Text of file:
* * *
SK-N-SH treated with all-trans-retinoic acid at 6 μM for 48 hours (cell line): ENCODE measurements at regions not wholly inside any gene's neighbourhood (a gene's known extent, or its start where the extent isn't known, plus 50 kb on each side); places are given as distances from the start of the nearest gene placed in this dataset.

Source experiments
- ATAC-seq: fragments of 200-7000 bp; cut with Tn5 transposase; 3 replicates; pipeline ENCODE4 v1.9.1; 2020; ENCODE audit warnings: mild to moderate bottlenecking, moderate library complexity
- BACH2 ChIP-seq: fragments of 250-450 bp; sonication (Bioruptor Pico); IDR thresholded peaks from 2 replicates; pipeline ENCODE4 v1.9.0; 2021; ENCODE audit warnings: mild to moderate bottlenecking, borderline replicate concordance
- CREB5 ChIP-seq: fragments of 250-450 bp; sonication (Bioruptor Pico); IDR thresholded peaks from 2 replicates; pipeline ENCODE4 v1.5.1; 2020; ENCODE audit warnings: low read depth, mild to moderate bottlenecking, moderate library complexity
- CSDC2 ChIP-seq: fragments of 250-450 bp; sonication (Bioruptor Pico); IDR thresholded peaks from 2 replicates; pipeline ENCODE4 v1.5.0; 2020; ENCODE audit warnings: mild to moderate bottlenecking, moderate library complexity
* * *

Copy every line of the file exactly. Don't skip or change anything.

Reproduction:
SK-N-SH treated with all-trans-retinoic acid at 6 μM for 48 hours (cell line): ENCODE measurements at regions not wholly inside any gene's neighbourhood (a gene's known extent, or its start where the extent isn't known, plus 50 kb on each side); places are given as distances from the start of the nearest gene placed in this dataset.

Source experiments
- ATAC-seq: fragments of 200-7000 bp; cut with Tn5 transposase; 3 replicates; pipeline ENCODE4 v1.9.1; 2020; ENCODE audit warnings: mild to moderate bottlenecking, moderate library complexity
- BACH2 ChIP-seq: fragments of 250-450 bp; sonication (Bioruptor Pico); IDR thresholded peaks from 2 replicates; pipeline ENCODE4 v1.9.0; 2021; ENCODE audit warnings: mild to moderate bottlenecking, borderline replicate concordance
- CREB5 ChIP-seq: fragments of 250-450 bp; sonication (Bioruptor Pico); IDR thresholded peaks from 2 replicates; pipeline ENCODE4 v1.5.1; 2020; ENCODE audit warnings: low read depth, mild to moderate bottlenecking, moderate library complexity
- CSDC2 ChIP-seq: fragments of 250-450 bp; sonication (Bioruptor Pico); IDR thresholded peaks from 2 replicates; pipeline ENCODE4 v1.5.0; 2020; ENCODE audit warnings: mild to moderate bottlenecking, moderate library complexity